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To make collective decisions, ants behave like individual neurons in a larger brain

If you get enough ants together, there's no telling what they might do.

Army Of Ants On Log In Forest

Solitary ants might be insignificant in the big scheme of things, but together they can do incredible things. That’s the crux of the movie Antz (now streaming on Peacock!), not to mention a whole host of other stories reinforcing the idea that we’re stronger together than we are alone. It also turns out to be true of ants in the real world.

An ant alone isn’t particularly smart. They mostly function by way of chemical stimuli, using smells to detect food and navigate their way to and from the colony. Ants together, however, exhibit emergent behaviors greater than the sum of their parts. In a new paper published in the Proceedings of the National Academy of Sciences, researchers from the Laboratory of Social Evolution and Behavior at The Rockefeller University found that colonies of ants behave similarly to networks of neurons, allowing them to make collective decisions they couldn’t make alone.

An individual ant’s brain only has about a quarter of a million neurons, as compared to roughly 86 billion in humans. But an average colony can have hundreds of thousands of individuals. That’s a lot of computing power if you can get it to work together, and it turns out that ants can.

To test the ways in which ant colonies make decisions, scientists set up an arena in which colonies of varying sizes were exposed to rising temperatures. The question they set out to answer was when the colony would decide to leave the area and why. Making the decision to leave involves balancing two opposing forces, the threat of rising temperatures and the cost of leaving home. In order for a colony to abandon their nest, the threat of staying has to outweigh the cost of pulling up stakes.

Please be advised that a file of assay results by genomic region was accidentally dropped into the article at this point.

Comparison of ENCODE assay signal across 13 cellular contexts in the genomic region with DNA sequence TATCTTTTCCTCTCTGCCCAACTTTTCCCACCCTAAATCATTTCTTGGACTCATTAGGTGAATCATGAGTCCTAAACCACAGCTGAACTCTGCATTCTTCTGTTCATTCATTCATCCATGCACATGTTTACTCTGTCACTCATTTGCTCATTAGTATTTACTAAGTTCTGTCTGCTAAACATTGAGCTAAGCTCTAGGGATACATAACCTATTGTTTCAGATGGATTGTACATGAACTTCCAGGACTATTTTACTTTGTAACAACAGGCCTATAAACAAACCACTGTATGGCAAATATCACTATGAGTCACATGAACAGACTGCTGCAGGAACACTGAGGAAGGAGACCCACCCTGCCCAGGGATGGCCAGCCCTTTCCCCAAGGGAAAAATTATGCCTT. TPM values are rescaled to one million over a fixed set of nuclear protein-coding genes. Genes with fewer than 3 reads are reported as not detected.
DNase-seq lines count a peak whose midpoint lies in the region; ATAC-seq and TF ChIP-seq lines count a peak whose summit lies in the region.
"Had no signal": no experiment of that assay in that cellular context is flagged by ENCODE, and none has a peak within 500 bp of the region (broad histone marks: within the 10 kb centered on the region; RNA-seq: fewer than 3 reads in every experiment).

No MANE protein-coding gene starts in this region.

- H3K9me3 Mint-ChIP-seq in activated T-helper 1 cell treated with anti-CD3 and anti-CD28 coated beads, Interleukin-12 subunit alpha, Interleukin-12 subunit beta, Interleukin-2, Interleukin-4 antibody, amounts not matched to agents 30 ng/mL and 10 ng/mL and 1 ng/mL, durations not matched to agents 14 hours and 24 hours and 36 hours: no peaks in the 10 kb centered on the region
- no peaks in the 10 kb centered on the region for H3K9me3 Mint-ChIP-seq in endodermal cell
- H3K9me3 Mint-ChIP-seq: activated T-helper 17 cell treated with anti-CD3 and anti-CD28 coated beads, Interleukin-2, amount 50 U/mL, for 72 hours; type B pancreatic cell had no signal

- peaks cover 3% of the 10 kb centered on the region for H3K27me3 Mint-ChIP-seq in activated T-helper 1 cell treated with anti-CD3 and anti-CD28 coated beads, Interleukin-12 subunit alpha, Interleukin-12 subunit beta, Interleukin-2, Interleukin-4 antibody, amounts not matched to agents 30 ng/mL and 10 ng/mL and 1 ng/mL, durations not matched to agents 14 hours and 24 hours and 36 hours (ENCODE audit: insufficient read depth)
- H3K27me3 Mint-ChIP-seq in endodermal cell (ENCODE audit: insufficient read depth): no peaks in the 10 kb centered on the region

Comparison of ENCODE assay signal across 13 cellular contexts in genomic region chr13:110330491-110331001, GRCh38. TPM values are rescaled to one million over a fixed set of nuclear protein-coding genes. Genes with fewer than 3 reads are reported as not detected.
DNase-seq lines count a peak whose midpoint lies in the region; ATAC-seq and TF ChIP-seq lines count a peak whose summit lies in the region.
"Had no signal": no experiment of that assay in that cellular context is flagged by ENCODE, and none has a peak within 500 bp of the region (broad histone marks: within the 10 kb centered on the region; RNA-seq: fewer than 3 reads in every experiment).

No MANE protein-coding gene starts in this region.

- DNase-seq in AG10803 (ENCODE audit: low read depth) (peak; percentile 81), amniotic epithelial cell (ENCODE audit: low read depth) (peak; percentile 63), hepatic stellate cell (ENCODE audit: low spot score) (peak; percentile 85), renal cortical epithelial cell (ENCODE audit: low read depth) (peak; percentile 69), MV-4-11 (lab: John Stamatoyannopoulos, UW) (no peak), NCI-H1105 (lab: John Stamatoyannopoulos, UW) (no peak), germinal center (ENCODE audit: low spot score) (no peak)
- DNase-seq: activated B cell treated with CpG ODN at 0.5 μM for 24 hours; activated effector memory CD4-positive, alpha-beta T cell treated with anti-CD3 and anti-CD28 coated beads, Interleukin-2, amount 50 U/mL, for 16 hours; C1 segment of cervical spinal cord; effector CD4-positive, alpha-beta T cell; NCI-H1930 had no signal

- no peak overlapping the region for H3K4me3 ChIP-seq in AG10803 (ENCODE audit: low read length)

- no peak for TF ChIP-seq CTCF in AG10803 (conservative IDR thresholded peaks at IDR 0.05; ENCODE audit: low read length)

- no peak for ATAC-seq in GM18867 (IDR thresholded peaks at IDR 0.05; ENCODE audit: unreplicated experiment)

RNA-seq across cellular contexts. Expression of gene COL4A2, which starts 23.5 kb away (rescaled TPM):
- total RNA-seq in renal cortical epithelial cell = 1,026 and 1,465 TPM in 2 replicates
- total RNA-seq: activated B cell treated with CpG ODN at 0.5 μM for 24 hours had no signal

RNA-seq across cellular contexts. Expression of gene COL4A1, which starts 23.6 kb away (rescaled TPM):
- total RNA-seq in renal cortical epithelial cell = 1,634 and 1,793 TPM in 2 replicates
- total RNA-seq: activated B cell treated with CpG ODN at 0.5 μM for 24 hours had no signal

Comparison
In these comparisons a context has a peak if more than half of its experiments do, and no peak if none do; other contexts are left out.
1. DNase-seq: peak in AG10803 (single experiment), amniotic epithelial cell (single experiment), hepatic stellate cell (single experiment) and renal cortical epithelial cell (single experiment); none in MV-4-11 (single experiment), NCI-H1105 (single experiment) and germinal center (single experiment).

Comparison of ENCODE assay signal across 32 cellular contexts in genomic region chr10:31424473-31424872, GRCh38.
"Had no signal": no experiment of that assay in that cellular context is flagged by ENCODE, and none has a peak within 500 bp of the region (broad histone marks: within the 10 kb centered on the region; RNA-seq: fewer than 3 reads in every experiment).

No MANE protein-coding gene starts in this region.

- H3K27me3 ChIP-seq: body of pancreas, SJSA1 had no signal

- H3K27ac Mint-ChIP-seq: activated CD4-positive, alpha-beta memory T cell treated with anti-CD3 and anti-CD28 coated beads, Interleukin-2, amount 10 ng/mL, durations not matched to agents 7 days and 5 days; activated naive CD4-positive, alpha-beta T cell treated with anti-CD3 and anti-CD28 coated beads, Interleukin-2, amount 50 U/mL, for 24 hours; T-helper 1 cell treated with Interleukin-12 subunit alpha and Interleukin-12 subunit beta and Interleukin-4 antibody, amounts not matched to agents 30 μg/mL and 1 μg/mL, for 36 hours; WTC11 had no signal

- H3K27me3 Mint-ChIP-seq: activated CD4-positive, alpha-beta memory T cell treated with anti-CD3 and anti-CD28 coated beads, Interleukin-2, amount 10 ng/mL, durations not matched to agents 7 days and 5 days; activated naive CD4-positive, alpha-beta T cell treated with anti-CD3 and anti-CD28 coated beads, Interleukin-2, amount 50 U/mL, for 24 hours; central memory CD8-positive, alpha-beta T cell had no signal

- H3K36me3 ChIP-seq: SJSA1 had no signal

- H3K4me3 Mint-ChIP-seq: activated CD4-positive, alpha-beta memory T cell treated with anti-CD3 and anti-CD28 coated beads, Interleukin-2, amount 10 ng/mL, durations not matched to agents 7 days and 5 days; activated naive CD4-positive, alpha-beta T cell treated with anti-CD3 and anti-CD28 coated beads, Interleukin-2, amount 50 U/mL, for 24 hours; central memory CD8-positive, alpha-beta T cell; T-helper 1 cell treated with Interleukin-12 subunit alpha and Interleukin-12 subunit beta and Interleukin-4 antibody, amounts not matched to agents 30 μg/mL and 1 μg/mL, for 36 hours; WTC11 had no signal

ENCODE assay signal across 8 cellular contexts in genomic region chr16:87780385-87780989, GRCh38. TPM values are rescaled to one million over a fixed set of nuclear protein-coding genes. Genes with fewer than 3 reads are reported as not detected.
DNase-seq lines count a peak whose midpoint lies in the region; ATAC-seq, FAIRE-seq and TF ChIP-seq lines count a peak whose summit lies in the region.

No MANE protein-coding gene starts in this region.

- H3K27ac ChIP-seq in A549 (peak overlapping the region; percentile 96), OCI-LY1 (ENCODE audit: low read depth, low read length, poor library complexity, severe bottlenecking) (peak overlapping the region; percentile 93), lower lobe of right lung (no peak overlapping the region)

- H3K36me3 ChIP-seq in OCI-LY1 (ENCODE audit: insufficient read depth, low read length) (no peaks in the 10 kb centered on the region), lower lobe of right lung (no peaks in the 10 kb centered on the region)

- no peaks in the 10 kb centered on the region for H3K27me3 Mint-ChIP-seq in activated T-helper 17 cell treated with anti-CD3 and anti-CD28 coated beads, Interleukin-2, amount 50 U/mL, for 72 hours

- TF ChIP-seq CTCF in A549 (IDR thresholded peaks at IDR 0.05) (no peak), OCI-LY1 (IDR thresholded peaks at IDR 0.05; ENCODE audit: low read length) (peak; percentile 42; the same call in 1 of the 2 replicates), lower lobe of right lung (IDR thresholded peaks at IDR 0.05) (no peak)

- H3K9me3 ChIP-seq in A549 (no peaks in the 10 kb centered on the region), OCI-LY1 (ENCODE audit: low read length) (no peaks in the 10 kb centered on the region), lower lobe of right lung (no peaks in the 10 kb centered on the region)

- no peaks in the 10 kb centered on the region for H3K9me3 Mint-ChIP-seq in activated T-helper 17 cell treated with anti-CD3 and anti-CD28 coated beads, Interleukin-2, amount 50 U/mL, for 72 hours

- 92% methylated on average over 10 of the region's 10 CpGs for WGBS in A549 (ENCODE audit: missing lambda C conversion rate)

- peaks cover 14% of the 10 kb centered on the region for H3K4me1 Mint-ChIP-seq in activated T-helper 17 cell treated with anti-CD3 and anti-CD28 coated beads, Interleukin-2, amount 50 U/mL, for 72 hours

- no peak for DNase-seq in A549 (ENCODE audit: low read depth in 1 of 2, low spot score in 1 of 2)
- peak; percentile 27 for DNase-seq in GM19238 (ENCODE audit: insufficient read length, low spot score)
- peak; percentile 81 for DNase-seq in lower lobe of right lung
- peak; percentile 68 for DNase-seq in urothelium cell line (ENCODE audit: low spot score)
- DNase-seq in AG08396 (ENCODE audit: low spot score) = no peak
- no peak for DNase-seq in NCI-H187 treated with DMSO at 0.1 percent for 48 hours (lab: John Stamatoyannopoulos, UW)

If the ants were leaving home individually or as a sort of scattered evacuation, that could be explained away as individuals making choices for their own safety and well-being, but that’s not what researchers saw. Instead, individuals tended to stay put even as temperatures increased, until a threshold was met. Then they all moved out together in a coordinated fashion. It appears, for all intents and purposes, as if they’re operating as a single unit.

Experimental observations revealed that when it comes to ants evacuating their homes, there are two conditions at play: the severity of the temperature increase and the size of the colony. Changes in behavior as a function of temperature make a sort of intuitive sense. The higher the temperature the more quickly you might abandon ship. However, the difference in response as a function of colony size was something of a surprise. Researchers found that the larger the experimental colony was, the longer they waited to pack up and move. That’s especially interesting because an individual ant is likely unaware of the overall size of their colony.

Researchers believe this might be a consequence of the way ants communicate with one another. In larger colonies, it might simply take longer for information to spread and reach the required threshold for action. There could also be a more practical element at play, a simple matter of logistics. Moving a few dozen ants isn’t all that difficult while moving thousands is more cumbersome. Smaller colonies might simply have more fluidity in their movements and are thus able to be choosier about the conditions they’ll accept.

In future studies, researchers hope to better define the mechanisms through which ant colonies transmit information between themselves and emerge at computational abilities beyond the ability of the individuals. In the meantime, it seems clear that they benefit from open lines of communication and listening to their peers. Maybe we could learn something from that.

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